(ie.  N-arylphenylenediamine).  Alternatively, shearing may be done to the pre-derivatized rubber followed by treatment with an amino-aromatic polyamine.  In the case where an extruder is used the ethylene-propylene copolymer rubber may be grafted with
an ethylenically unsaturated carboxylic function while simultaneously being sheared.


The polyisobutenyl succinimide dispersant (PIBSAD) that contributes to the synergistic effect comprises a reaction product that may generally be prepared by the following process which comprises:


(a) reacting a polyethylene amine with an alkenyl succinic acid anhydride to form a mono- and/or bis-alkenyl succinimide;


(b) reacting the mono- and/or bis-alkenyl succinimide with an acylating compound, thereby forming an acylated mono- and/or bis-alkenyl succinimide; and


(c) recovering the acylated mono- and/or bis-alkenyl succinimide.


In carrying out the process of this invention, the reagents are step wise reacted with a long chain hydrocarbyl substituted dicarboxylic acid anhydride containing residual unsaturation in a "one pot reaction".  The long chain hydrocarbon group is
a (C.sub.2 -C.sub.10) polymer, e.g., a (C.sub.2 -C.sub.5) monoolefin, the polymer having a number average molecular weight (Mn) of about 500 to about 10,000.


The preferred olefin polymers for reaction with the unsaturated dicarboxylic acid anhydride or ester are polymers comprising a major molar amount of (C.sub.2 -C.sub.10) polymer, e.g., a (C.sub.2 -C.sub.5) monoolefin.  Such olefins include
ethylene, propylene, butylene, isobutylene, pentene, 1-octene, styrene, etc. The polymers can be homopolymers such as polyisobutylene, as well as copolymers of two or more of such olefins such as copolymers of: ethylene and propylene, butylene and
isobutylene, propylene and isobutylene, etc. Other copolymers include those in which a minor molar amount of the copolymer monomers e.g., 1 to 10 mole % is a (C.sub.4 -C.sub.10) non-conjugated diolefin, e.g., a copolymer of isobutylene and butadiene; or
a copolymer of ethylene, propylene and 1,4-hexadiene; etc.


The long chain hydrocarbyl substituted dicarboxylic acid producing material, e.g. acid or anhydride used in the invention includes a long chain hydrocarbon, generally a polyolefin, substituted typically with an average of at least about 0.8 per
mole of polyolefin, of an alpha- or beta-unsaturated (C.sub.4 -C.sub.10) dicarboxylic acid, anhydride or ester thereof, such as fumaric acid, itaconic acid, maleic acid, maleic anhydride, chloromaleic acid, dimethylfumarte, chloromaleic anhydride, and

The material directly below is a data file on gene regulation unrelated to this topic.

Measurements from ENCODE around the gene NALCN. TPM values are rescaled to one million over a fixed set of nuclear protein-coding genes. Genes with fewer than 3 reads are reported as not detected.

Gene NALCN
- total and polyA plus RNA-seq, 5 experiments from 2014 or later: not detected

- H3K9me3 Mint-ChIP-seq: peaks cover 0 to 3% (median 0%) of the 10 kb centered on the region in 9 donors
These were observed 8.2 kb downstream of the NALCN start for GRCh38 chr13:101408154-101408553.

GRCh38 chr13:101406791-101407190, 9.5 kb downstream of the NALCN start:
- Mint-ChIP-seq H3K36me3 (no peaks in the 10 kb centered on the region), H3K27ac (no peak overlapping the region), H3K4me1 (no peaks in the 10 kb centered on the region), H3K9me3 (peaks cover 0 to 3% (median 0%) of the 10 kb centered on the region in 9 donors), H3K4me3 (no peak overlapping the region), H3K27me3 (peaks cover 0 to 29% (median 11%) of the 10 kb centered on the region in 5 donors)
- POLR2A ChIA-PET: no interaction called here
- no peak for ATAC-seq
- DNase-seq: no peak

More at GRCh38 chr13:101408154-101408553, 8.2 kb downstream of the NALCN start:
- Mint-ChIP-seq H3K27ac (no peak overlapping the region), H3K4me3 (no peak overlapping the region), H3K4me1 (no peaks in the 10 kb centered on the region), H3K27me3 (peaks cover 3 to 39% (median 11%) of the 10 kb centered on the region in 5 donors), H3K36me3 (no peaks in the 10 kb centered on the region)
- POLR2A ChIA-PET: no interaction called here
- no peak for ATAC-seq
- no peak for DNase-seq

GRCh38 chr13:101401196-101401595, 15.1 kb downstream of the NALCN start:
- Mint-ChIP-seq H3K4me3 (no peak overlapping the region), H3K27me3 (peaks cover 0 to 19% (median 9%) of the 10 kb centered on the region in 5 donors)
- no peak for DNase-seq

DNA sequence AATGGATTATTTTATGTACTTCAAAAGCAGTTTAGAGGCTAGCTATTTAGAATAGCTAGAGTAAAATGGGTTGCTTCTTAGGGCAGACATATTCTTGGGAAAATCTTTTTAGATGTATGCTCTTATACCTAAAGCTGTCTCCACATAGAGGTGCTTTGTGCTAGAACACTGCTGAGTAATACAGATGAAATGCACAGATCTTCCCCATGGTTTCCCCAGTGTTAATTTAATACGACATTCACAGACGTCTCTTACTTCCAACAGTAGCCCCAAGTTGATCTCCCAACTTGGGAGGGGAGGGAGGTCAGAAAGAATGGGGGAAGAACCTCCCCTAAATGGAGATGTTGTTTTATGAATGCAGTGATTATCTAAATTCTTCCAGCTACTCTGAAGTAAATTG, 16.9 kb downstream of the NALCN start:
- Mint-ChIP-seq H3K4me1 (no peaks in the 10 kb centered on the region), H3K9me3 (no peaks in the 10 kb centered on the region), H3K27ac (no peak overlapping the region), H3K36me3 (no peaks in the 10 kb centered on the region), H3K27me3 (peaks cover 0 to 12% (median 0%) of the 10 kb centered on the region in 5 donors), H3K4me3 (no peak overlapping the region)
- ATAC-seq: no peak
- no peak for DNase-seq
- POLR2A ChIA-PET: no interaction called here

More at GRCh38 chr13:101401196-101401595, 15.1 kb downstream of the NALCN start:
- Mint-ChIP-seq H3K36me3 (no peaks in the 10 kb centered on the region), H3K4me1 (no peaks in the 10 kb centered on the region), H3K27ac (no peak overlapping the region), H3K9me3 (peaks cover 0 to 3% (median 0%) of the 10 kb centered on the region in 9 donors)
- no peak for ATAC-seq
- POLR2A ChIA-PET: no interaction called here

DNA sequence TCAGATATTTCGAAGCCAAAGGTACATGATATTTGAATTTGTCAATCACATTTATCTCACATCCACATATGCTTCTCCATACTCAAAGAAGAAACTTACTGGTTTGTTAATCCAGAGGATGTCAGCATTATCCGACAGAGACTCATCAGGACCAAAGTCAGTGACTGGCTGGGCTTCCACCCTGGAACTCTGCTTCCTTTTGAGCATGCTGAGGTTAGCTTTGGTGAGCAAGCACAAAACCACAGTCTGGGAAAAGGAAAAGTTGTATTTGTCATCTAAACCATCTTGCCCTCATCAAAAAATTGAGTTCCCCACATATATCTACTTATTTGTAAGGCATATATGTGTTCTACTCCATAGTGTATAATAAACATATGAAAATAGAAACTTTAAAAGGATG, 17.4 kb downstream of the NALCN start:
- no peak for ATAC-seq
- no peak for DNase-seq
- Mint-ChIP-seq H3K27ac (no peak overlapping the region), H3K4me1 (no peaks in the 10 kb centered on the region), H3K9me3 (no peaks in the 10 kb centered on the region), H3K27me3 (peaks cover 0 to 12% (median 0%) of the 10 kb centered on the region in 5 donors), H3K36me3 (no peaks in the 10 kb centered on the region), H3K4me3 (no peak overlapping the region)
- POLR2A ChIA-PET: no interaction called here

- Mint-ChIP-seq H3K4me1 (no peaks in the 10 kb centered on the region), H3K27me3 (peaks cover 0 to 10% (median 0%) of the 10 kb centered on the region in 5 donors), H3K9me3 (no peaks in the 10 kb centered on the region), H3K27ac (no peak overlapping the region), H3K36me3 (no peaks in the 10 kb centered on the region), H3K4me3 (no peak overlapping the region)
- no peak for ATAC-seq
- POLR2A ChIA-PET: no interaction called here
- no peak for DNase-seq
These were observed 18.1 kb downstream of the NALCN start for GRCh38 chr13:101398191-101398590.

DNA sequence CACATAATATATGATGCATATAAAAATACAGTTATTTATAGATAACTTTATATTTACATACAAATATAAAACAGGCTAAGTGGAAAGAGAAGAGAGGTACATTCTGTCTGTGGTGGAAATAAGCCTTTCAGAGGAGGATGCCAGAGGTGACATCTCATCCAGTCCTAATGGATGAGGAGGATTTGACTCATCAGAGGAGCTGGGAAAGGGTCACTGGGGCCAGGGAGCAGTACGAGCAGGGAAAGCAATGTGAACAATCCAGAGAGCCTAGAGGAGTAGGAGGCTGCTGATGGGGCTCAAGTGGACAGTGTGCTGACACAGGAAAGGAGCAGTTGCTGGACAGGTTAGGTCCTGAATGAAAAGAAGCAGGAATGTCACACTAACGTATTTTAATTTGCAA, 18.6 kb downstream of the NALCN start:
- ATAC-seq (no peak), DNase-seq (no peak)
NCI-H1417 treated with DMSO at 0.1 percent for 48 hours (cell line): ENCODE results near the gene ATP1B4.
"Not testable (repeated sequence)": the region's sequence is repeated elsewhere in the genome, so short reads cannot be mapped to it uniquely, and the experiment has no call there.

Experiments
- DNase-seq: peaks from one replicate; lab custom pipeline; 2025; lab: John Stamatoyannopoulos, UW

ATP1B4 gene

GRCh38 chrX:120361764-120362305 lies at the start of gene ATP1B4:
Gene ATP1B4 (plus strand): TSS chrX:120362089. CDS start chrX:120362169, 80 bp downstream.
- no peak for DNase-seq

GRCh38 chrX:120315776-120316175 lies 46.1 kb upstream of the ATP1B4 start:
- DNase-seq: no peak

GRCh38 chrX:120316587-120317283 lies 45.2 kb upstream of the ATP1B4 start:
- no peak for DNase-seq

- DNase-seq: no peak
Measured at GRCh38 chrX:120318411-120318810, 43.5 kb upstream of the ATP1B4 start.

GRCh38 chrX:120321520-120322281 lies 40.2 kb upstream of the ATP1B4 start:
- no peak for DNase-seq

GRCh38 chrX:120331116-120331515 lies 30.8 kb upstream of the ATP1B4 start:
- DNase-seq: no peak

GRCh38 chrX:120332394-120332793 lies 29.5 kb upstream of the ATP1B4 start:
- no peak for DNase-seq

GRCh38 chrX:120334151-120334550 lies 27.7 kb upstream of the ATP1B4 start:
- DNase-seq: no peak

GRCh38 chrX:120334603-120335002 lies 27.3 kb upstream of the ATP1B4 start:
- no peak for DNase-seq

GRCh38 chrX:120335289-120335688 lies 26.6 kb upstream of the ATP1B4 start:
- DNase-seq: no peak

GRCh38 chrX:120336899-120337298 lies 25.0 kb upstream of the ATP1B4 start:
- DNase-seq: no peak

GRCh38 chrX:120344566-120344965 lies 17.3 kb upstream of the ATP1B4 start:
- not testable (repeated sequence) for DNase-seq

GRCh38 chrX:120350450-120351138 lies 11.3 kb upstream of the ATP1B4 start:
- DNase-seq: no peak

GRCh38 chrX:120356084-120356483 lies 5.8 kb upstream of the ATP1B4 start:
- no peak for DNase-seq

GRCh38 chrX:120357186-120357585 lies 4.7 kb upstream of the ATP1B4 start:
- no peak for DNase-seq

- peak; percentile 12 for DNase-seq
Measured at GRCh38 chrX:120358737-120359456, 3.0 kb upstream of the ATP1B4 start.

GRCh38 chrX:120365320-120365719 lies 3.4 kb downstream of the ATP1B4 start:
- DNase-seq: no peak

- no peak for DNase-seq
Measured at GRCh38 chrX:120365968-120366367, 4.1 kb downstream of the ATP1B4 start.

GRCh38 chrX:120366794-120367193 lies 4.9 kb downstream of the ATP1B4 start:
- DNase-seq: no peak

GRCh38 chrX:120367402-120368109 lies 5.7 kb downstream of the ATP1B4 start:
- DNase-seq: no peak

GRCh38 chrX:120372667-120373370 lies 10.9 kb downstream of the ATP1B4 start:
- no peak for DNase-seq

mixtures thereof.


The alkenyl succinic acid anhydride may be characterized by the following formula ##STR11## where R.sup.1 may be a residue (containing residual unsaturation) from a polyolefin which was reacted with maleic acid anhydride to for the alkenyl
succinic acid anhydride.  R.sup.1 may have a number average molecular


 weight (Mn) ranging from about 500 to about 10,000, preferably from about 1000 to about 5000, and more preferably from about 2000 to about 2500.


The polyamine compositions which may be employed in practicing the present invention for either PIBSAD or LEPSAD may include primary and/or secondary amines.  The amines may typically be characterized by the formula ##STR12## where a may be an
integer of about 3 to about 8, preferably about 5; and n may be an integer of 0 or 1.  In the above compound, R.sup.12 may be hydrogen or a hydrocarbon group selected from the group consisting of alkyl, arylalkyl, cycloalkyl, aryl, alkylaryl, alkenyl,
and alkynyl, including such radicals when inertly substituted.  The preferred R.sup.12 groups may be hydrogen or lower alkyl group, i.e., (C.sub.1 -C.sub.10) alkyl groups including, e.g., methyl, ethyl, n-propyl, i-propyl, butyls, amyls, hexyls, octyls,
decyls, etc. R.sup.12 may preferably be hydrogen.  R.sup.11 may be a hydrocarbon selected from the same group as R.sup.12 subject to the fact that R.sup.11 is divalent and contains one less hydrogen.  Preferably R.sup.12 is hydrogen and R.sup.11 is
--CH.sub.2 CH.sub.2 --.  Examples of such amines are listed below in Table II:


TABLE II